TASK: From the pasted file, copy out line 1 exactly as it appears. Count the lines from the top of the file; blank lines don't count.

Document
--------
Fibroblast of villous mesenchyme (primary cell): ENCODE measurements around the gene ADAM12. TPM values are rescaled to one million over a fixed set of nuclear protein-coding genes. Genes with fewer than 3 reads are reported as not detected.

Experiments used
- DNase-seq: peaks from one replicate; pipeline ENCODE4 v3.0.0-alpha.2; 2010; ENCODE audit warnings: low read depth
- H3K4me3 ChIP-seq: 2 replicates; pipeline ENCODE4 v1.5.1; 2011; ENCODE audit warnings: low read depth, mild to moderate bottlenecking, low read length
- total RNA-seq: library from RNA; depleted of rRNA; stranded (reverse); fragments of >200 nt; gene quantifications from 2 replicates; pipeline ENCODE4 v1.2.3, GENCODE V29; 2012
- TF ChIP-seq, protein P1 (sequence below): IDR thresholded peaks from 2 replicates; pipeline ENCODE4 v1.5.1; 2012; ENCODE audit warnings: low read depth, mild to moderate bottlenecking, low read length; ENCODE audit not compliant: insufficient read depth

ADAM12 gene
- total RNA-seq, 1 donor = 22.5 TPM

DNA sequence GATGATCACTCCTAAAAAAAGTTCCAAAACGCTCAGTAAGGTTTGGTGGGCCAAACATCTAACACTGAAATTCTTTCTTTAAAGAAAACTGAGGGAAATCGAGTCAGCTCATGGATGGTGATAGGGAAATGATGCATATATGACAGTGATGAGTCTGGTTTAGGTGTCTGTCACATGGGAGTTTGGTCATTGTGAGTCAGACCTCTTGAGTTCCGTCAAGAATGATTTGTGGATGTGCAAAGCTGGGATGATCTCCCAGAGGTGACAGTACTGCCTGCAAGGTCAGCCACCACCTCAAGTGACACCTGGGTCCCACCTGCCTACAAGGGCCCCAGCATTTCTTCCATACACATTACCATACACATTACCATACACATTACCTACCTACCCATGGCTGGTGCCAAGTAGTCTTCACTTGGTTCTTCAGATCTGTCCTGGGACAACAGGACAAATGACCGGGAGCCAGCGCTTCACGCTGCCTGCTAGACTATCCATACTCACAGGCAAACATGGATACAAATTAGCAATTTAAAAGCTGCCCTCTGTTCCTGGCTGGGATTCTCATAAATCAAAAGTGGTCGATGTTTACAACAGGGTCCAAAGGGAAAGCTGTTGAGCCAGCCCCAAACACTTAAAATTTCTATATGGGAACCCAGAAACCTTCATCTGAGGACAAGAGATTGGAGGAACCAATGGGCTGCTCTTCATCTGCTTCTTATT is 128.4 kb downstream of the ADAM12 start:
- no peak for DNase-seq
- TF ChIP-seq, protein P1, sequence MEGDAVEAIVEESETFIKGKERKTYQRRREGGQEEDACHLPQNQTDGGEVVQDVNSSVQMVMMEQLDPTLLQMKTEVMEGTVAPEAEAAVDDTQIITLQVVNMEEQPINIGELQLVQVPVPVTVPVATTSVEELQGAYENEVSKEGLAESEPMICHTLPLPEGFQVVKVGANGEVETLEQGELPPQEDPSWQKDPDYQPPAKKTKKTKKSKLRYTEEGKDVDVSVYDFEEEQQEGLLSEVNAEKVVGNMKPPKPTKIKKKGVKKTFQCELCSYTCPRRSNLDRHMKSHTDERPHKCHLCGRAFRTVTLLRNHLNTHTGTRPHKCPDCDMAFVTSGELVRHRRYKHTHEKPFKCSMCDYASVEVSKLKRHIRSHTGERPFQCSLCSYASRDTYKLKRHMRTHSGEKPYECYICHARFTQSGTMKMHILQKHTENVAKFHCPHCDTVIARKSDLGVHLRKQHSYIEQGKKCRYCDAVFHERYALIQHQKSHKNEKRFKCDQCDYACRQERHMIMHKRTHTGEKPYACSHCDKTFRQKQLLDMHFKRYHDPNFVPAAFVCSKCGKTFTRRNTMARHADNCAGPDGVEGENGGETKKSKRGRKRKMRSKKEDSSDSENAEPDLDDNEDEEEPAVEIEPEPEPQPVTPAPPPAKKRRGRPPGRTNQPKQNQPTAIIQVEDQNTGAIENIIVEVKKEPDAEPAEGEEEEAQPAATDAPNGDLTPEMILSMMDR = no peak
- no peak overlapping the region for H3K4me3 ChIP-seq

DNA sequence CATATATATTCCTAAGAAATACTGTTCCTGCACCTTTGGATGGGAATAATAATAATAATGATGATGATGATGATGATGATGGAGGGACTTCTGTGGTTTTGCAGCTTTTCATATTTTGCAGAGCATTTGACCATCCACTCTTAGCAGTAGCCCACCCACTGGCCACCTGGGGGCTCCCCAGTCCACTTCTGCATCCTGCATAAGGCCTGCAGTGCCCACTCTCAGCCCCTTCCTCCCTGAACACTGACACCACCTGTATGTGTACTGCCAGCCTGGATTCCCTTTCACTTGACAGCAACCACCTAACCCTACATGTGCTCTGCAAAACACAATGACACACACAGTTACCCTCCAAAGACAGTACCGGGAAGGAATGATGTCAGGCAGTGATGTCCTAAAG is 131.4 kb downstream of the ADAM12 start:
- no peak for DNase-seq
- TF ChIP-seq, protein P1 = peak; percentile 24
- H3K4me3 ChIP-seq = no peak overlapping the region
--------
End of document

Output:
Fibroblast of villous mesenchyme (primary cell): ENCODE measurements around the gene ADAM12. TPM values are rescaled to one million over a fixed set of nuclear protein-coding genes. Genes with fewer than 3 reads are reported as not detected.